As many people are aware, there is a fantastic game series produced by Nintendo (of which, it seems, I am a fan) called Animal Crossing. The franchise began on the GameCube in 2001, and has continued on through the last 16 years with its most recent addition, Animal Crossing: New Leaf being released in 2012 for the Nintendo 3DS.
There have been spin-off games for the franchise, both of the most recent of which released in 2015, but I will be focusing primarily on New Leaf.
Now, the premise of these games is that the Player Character (the Villager) moves in to the town, which the player names, and sets up their home. In New Leaf, you come to town as the new mayor. The faithful Isabelle gets you set up with a tent and a lantern, and tells you to talk to Tom Nook about getting a house built.
Here’s a side note about Tom Nook: he is the greediest bastard in Nintendo history. Greedier than Wario, Bowser, and Ganon combined. You will owe him Bells (the currency of the game) for literally forever. It starts off modestly with a small, one bedroom home for 10,000 Bells, and escalates until you have a small mansion worth millions, and no amount of bugs or fish sold will ever quite do the trick. It’s not enough that Nook is a crook; he’s training his sons to follow in his footsteps. Timmy and Tommy Nook run Nookling junction, the town’s general store. Because this is the town’s only store in which one can buy supplies like bug-catching nets and fishing rods, they can set whatever prices they want. Of course, there’s always Re-Tail, the consignment shop run by llamas Reese and Cyrus, but you can’t get the basics required to earn Bells there. It is recommended that players check in to see what other townsfolk are selling every day or every few days, in case a missing piece from your furniture set of choice is on display, and Reese will accept your unwanted bugs and fish in exchange for precious Bells.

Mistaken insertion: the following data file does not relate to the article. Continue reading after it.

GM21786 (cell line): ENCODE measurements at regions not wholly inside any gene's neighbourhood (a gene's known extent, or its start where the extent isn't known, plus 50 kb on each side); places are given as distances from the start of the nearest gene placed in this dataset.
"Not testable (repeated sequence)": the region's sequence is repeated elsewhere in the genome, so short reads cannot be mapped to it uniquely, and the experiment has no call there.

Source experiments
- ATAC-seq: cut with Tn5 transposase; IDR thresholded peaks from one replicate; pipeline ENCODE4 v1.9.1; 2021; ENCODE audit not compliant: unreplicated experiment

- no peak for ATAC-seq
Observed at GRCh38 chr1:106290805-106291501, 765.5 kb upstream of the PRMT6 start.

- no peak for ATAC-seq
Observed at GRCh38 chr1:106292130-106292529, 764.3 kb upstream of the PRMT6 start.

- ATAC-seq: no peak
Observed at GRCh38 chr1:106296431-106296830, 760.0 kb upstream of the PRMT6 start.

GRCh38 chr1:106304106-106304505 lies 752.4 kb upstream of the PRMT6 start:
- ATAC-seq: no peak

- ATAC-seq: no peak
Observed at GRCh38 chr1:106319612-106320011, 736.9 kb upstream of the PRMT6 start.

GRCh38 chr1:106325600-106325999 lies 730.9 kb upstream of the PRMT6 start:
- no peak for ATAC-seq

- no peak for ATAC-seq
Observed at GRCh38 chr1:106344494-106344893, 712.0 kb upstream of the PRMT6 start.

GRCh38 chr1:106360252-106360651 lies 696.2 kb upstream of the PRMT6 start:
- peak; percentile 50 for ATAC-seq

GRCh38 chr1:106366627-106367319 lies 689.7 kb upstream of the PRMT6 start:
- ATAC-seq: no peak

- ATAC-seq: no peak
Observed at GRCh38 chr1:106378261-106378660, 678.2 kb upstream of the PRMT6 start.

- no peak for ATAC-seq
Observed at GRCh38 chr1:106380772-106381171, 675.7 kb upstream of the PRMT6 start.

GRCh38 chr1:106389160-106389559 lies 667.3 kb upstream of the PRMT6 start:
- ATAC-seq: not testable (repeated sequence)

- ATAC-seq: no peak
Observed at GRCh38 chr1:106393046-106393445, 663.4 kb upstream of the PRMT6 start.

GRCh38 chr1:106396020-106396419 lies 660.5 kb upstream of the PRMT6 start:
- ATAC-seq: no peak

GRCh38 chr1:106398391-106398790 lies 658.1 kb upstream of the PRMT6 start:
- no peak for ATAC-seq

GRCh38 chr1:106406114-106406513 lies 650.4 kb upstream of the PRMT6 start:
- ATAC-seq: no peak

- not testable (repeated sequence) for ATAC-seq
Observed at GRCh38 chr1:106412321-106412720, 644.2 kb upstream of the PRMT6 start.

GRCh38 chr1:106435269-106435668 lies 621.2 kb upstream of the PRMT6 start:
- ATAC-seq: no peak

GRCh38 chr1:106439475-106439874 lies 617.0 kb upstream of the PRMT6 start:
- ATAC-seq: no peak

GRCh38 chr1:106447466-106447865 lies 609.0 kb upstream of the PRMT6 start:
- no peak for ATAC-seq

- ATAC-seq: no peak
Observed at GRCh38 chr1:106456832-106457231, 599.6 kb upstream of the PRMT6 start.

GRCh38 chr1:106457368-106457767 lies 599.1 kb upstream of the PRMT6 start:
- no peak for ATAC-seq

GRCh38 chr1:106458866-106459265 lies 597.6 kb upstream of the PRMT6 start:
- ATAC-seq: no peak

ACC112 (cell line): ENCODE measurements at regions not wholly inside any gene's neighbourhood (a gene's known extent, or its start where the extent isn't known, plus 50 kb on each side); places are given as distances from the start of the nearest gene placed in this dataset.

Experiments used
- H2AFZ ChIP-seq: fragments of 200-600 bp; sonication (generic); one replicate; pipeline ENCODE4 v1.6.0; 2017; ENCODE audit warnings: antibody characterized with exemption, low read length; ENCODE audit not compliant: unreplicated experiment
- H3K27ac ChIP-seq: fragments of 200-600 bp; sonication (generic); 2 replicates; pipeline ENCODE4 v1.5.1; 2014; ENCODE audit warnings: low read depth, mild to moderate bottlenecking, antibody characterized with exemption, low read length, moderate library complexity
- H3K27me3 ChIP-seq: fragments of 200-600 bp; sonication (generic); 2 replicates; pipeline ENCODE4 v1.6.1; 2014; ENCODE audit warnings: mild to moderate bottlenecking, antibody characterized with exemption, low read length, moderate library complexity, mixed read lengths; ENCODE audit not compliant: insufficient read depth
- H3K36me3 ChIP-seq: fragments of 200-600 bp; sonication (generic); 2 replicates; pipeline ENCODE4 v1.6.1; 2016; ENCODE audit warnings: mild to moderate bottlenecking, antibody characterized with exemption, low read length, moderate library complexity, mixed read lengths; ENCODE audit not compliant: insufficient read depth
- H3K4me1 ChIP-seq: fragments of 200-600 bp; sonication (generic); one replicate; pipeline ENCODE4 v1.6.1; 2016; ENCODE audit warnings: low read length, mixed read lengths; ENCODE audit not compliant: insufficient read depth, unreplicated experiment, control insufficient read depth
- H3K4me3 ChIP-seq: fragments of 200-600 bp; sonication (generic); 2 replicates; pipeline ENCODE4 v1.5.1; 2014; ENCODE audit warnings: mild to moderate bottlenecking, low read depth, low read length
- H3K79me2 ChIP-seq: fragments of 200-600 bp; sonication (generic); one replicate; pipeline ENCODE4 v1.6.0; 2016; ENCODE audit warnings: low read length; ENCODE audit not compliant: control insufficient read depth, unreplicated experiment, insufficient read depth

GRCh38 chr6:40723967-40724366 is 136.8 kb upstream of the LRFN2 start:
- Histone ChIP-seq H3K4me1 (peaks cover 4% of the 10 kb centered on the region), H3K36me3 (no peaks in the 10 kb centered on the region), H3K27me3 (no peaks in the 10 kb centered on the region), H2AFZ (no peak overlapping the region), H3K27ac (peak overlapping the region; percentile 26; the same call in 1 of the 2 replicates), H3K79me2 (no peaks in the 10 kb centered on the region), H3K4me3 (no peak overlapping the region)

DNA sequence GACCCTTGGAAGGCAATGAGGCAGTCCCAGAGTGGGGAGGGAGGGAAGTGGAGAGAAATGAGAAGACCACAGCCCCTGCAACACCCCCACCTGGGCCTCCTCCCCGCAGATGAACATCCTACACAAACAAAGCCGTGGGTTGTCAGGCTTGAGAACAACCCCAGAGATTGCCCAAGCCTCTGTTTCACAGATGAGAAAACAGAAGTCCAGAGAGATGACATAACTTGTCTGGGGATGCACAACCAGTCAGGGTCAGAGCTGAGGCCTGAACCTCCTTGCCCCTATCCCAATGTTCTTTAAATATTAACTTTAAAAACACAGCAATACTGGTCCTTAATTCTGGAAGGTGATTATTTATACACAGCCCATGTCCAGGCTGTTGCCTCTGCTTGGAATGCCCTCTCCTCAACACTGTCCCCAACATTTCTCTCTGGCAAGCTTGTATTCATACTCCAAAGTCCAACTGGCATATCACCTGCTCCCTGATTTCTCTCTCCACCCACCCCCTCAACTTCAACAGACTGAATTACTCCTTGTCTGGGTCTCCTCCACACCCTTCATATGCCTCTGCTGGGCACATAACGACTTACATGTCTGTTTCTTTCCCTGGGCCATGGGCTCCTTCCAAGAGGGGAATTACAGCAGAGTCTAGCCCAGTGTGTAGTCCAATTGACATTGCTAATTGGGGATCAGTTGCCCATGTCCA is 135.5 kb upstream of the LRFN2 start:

The Villager’s main source of income lies in fishing, bug-catching, and digging up buried treasure. There are several collections to complete to keep the particularly avid occupied for several days on end: fossils, bugs, and fish can be given to Blathers, the museum’s curator, to be put on display.
As you go along in New Leaf, you befriend the townsfolk. The higher your friendship points, the more prosperous your town. However, it’s a game that you play hardcore for a couple of weeks, and then put down for six months. Since the game goes on in real time, this means that you leave your town alone for six months — missing your residents’ birthdays, holidays, and fishing and bug-catching contests. It turns out, they don’t like that much.
I have not picked up the game myself in close to a year. It isn’t because I don’t want to play it. It’s because I’m not sure how my residents are going to greet me when I finally re-enter the town I’ve affectionately named Underlan. Also because I still owe Tom Nook 350,000 Bells for my most recent home expansion.